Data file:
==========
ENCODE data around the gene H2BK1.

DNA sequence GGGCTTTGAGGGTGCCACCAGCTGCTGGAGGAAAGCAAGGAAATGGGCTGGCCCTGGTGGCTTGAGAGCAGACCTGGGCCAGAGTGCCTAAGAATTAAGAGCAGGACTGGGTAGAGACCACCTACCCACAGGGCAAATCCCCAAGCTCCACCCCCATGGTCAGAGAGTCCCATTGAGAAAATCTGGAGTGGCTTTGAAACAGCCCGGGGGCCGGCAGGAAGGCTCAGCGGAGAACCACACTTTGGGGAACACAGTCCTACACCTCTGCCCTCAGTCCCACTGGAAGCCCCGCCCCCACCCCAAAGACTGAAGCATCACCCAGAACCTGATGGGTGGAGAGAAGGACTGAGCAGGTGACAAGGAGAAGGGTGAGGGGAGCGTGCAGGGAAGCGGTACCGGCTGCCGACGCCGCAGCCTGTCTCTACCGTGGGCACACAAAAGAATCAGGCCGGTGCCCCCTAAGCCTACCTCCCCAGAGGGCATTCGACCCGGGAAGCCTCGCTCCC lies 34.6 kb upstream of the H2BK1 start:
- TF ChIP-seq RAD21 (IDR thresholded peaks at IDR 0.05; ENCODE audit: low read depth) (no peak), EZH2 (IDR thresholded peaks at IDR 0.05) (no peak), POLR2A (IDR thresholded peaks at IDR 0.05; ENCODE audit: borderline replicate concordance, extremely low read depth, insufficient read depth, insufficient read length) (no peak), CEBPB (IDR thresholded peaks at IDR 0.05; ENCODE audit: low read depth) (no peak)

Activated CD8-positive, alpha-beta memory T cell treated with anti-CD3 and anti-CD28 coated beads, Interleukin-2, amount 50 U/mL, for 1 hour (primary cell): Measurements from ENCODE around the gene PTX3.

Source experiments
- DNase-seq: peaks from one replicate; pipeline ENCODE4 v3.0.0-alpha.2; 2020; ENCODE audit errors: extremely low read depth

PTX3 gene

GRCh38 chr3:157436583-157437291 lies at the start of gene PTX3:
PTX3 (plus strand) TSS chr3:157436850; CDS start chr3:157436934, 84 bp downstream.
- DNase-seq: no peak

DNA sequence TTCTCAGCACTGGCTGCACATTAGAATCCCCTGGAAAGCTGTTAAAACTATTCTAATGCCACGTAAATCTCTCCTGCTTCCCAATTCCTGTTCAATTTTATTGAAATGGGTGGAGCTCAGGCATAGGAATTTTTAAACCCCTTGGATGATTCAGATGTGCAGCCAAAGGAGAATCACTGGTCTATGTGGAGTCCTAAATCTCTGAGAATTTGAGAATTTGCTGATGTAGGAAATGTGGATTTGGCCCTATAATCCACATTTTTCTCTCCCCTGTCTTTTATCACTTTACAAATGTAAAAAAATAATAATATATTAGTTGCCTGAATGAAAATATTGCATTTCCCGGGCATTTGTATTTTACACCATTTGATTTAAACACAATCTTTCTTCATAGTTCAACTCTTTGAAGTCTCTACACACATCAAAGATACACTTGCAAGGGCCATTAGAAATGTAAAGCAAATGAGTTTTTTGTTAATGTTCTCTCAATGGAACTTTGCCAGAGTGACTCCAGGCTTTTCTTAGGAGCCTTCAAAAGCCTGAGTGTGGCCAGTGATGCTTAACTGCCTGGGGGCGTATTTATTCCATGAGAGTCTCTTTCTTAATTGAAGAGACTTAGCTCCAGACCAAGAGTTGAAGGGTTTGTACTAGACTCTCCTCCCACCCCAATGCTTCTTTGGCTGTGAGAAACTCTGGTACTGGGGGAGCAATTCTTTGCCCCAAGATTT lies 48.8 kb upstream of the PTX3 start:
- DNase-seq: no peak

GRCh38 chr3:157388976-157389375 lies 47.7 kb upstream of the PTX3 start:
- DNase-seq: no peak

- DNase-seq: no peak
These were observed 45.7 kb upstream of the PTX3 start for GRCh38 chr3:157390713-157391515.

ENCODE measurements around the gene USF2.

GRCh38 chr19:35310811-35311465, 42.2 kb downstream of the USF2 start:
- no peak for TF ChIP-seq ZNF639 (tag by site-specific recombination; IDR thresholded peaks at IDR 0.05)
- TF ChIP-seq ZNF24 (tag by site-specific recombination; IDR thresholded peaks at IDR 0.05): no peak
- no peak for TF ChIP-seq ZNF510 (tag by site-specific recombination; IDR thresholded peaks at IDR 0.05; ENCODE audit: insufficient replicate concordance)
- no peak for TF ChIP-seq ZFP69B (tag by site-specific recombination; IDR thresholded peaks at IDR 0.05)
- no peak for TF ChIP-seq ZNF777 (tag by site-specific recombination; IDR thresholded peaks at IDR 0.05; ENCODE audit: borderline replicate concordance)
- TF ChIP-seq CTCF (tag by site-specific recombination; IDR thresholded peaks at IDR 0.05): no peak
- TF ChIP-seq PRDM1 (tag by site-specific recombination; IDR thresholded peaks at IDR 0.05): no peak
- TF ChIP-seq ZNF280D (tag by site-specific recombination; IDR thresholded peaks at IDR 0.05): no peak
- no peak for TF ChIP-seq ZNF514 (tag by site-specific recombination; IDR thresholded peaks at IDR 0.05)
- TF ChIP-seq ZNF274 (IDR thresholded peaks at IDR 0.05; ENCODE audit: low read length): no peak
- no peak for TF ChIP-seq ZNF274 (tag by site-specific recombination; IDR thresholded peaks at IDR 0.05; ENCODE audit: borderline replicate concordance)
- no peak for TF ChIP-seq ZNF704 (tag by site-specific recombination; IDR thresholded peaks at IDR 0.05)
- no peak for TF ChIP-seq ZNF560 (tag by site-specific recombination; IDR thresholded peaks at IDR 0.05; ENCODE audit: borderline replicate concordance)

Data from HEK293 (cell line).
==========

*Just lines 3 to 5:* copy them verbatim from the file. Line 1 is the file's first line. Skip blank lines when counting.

- TF ChIP-seq RAD21 (IDR thresholded peaks at IDR 0.05; ENCODE audit: low read depth) (no peak), EZH2 (IDR thresholded peaks at IDR 0.05) (no peak), POLR2A (IDR thresholded peaks at IDR 0.05; ENCODE audit: borderline replicate concordance, extremely low read depth, insufficient read depth, insufficient read length) (no peak), CEBPB (IDR thresholded peaks at IDR 0.05; ENCODE audit: low read depth) (no peak)

Activated CD8-positive, alpha-beta memory T cell treated with anti-CD3 and anti-CD28 coated beads, Interleukin-2, amount 50 U/mL, for 1 hour (primary cell): Measurements from ENCODE around the gene PTX3.

Source experiments